Other than a brief mention about the number of days, that all sorts of delightful activities and such which would be part of the cruise experience, plus the promise of formal nights to enjoy unique cuisines amid the splendor of the appropriate ship's restaurant (depending on the level of booking for cabins that were considered for the more elaborate dinners available in the Princess Grill rather than in the Britannia Restaurant), Cunard offered no other information.

Not one word was noted on their website or in the literature sent to me about the daily time change that would become for me an impossible race for enough daily time to eat, enjoy activities and have moments to reflect in a deck chair about the beauty of an ocean voyage, also to continue with the writing of my E-book city destination series. I was looking forward to the cruise a way of a release from daily cares and the usual staying in touch, which was I believe the primary reason for most passengers to embark on such a trip.

Let me qualify this by making a mention that early risers had no problem with time—those like me who were looking forward to sleeping in and enjoying a leisurely breakfast in the cabin never realized what was expected but not possible, not possible when an hour forward took place at 12 noon daily for 8 days of the cruise.

After I inquired to Captain William Wells (on board lecturer and maritime historian) as to why this unexpected time conflict made my transatlantic 9-day cruise to Hamburg an unpleasant experience, I was told the time change at noon, rather than when a passenger was asleep, was instituted some 10 years ago as an innovation—I noted that it was hell for me, and he laughed and said it was part of standard transatlantic cruising operation, and he said this innovation was considered a boon.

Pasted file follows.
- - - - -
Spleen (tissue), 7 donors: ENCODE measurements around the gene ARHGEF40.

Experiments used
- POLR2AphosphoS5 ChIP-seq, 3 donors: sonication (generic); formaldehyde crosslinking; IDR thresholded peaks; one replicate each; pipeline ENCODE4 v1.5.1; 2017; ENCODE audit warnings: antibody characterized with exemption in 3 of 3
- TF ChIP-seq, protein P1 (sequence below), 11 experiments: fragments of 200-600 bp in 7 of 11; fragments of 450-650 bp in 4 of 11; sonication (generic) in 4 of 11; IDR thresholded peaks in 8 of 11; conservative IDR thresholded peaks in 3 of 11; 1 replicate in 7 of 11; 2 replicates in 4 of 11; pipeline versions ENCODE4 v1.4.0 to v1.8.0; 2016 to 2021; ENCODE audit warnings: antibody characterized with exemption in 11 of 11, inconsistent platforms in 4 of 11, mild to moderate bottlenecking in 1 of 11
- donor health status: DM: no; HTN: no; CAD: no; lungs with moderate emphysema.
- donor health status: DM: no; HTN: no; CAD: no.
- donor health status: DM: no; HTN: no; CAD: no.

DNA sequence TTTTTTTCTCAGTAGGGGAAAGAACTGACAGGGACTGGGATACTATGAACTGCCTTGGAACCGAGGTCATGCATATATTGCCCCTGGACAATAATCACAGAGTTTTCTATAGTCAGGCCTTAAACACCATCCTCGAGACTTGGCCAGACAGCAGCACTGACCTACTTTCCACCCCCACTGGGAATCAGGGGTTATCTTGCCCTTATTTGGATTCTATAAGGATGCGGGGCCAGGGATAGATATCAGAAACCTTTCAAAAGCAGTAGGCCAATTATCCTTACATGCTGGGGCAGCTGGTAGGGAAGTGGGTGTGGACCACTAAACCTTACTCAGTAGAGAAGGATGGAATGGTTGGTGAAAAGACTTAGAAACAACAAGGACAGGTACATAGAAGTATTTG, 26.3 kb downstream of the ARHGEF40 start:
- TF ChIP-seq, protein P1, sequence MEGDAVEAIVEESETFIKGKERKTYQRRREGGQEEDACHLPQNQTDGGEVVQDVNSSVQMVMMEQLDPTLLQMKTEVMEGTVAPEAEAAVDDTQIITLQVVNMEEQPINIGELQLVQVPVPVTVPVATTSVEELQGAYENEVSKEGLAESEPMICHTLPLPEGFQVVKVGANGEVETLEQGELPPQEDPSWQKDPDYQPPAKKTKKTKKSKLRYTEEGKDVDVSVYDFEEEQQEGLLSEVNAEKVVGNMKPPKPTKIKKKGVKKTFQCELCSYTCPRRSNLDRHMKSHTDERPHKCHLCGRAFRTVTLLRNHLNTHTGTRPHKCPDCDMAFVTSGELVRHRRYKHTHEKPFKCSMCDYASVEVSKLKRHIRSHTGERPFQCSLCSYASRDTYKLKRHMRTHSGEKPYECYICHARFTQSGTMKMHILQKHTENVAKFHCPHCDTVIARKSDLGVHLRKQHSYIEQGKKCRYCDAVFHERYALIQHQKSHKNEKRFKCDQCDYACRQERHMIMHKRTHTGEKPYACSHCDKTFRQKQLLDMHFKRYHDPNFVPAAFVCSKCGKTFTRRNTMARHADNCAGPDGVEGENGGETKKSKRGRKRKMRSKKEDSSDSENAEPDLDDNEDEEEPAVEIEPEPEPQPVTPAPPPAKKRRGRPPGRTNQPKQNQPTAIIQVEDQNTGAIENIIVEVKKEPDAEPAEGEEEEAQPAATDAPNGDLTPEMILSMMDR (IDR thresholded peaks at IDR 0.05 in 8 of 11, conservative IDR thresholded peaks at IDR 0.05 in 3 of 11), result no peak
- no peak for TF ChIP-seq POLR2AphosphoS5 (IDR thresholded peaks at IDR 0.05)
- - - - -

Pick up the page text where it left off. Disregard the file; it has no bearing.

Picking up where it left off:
Yet Cunard never mentioned any of this in their distributed literature or website. Nor did the good Captain make mention of the fact that the return transatlantic from Southampton to Red Hook, Brooklyn, New York did indeed make the time change (one hour backward) while passengers were sleeping—I discovered this apparent disconnect re an "innovation " and a "boon" when I took the return transatlantic from Southampton.

Little did I know that worse than an accelerated day due to the noon time change awaited me when I boarded the Queen Mary 2 in Southampton on October 8—though when I arrived in Hamburg on day 9 of the transatlantic cruise I was exhausted, yet I had 7 days yet ahead to take trains and hopefully rest up before my return transatlantic cruise. I didn't doubt that I would have those 7-days transatlantic back to Red Hook, Brooklyn USA to rest and work on my E-book No More Hotels In Paris.

As I noted, I didn't realize that a very bad idea would bring about one of the most uncomfortable and unpleasant travel experiences I have ever had when I boarded the Queen Mary 2 at Southampton on October 8.


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Clarissa Max's blog
Ghostly Max's blog
My view of the world blog
Words and meanings blog